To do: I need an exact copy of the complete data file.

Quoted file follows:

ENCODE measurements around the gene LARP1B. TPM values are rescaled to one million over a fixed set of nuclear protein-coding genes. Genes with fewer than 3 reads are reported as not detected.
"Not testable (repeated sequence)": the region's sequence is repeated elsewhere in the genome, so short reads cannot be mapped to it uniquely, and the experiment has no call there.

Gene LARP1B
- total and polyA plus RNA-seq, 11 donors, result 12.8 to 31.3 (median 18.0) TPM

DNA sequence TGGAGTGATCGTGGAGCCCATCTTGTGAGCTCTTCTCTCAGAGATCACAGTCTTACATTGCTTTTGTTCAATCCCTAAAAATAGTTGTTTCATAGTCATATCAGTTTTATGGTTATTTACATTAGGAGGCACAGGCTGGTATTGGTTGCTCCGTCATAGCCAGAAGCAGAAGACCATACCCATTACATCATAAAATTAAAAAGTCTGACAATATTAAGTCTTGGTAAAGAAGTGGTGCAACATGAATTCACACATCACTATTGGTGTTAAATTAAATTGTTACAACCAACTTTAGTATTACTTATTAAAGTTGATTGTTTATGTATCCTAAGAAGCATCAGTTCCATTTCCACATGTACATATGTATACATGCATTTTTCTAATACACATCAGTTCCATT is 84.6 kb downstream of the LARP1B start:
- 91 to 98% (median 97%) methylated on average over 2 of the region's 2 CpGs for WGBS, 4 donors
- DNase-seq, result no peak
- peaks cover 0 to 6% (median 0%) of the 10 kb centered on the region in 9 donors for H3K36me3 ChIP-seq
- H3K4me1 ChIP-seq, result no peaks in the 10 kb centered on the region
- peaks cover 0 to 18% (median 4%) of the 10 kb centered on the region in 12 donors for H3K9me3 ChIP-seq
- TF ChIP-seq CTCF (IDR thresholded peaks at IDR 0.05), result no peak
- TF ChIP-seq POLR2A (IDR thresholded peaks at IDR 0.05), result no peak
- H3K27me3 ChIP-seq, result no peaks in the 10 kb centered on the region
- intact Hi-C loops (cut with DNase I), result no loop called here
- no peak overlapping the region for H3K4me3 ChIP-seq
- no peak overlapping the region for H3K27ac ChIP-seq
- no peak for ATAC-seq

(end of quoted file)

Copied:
ENCODE measurements around the gene LARP1B. TPM values are rescaled to one million over a fixed set of nuclear protein-coding genes. Genes with fewer than 3 reads are reported as not detected.
"Not testable (repeated sequence)": the region's sequence is repeated elsewhere in the genome, so short reads cannot be mapped to it uniquely, and the experiment has no call there.

Gene LARP1B
- total and polyA plus RNA-seq, 11 donors, result 12.8 to 31.3 (median 18.0) TPM

DNA sequence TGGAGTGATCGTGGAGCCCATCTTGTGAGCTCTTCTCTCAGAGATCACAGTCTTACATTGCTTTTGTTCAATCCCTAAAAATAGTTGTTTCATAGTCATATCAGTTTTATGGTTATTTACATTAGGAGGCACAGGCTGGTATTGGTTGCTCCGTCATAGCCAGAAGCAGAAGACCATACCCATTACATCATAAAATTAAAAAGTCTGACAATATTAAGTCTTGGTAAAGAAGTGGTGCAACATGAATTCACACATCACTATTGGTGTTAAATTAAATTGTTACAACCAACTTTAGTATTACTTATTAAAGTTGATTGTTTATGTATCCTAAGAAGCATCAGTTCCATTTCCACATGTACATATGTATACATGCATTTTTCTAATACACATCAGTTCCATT is 84.6 kb downstream of the LARP1B start:
- 91 to 98% (median 97%) methylated on average over 2 of the region's 2 CpGs for WGBS, 4 donors
- DNase-seq, result no peak
- peaks cover 0 to 6% (median 0%) of the 10 kb centered on the region in 9 donors for H3K36me3 ChIP-seq
- H3K4me1 ChIP-seq, result no peaks in the 10 kb centered on the region
- peaks cover 0 to 18% (median 4%) of the 10 kb centered on the region in 12 donors for H3K9me3 ChIP-seq
- TF ChIP-seq CTCF (IDR thresholded peaks at IDR 0.05), result no peak
- TF ChIP-seq POLR2A (IDR thresholded peaks at IDR 0.05), result no peak
- H3K27me3 ChIP-seq, result no peaks in the 10 kb centered on the region
- intact Hi-C loops (cut with DNase I), result no loop called here
- no peak overlapping the region for H3K4me3 ChIP-seq
- no peak overlapping the region for H3K27ac ChIP-seq
- no peak for ATAC-seq